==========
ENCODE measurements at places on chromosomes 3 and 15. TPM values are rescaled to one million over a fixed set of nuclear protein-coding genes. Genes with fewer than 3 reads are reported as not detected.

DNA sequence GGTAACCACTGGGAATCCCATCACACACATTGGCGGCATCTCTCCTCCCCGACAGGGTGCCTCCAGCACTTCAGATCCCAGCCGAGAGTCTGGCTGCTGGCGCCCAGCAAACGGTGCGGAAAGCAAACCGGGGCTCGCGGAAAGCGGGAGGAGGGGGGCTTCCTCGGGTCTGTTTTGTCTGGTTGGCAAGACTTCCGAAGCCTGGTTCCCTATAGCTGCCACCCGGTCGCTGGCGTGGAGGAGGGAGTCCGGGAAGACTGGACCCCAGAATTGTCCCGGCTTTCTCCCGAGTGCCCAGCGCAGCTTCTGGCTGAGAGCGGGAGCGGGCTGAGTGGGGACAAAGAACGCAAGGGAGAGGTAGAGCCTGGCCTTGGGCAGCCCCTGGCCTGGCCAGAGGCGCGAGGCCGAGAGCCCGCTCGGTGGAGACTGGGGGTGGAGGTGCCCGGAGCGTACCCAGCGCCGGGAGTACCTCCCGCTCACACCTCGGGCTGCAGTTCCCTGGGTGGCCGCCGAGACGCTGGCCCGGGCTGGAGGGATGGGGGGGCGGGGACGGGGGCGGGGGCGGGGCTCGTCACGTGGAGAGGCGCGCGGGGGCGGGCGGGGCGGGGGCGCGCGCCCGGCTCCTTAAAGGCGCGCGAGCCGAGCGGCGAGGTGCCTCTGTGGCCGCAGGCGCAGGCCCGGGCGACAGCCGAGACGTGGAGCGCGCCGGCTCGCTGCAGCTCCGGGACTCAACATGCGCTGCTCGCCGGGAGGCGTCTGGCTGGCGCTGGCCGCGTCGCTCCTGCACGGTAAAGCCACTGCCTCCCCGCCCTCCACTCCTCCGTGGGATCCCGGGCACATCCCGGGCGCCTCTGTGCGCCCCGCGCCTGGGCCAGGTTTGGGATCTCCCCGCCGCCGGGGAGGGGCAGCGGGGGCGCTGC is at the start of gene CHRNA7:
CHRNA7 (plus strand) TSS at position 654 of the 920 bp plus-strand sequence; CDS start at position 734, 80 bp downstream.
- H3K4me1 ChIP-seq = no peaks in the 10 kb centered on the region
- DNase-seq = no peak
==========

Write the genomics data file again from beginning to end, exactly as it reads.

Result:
ENCODE measurements at places on chromosomes 3 and 15. TPM values are rescaled to one million over a fixed set of nuclear protein-coding genes. Genes with fewer than 3 reads are reported as not detected.

DNA sequence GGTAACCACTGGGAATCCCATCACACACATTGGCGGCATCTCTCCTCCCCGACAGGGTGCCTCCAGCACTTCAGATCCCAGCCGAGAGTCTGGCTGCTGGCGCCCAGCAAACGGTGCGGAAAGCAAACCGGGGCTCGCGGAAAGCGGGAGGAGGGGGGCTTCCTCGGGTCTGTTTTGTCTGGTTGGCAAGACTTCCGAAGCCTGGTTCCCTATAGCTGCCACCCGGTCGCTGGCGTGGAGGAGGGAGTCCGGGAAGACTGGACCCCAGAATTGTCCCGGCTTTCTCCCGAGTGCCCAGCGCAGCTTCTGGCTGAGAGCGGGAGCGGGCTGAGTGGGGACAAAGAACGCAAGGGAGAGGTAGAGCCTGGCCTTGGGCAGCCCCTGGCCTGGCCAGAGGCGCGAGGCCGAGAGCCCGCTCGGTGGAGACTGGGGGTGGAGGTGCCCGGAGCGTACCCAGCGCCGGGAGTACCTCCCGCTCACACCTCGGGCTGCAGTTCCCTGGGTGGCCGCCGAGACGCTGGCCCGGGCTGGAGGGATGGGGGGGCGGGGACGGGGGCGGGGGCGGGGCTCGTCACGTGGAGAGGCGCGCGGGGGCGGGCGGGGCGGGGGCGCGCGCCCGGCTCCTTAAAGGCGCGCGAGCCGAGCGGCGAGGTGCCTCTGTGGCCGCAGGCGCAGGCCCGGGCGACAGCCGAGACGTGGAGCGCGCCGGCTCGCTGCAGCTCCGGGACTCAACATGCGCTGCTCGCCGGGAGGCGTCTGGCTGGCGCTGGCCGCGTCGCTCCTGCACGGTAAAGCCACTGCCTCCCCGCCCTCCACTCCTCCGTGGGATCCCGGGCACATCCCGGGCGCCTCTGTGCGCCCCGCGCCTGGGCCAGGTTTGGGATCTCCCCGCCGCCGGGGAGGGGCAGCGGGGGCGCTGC is at the start of gene CHRNA7:
CHRNA7 (plus strand) TSS at position 654 of the 920 bp plus-strand sequence; CDS start at position 734, 80 bp downstream.
- H3K4me1 ChIP-seq = no peaks in the 10 kb centered on the region
- DNase-seq = no peak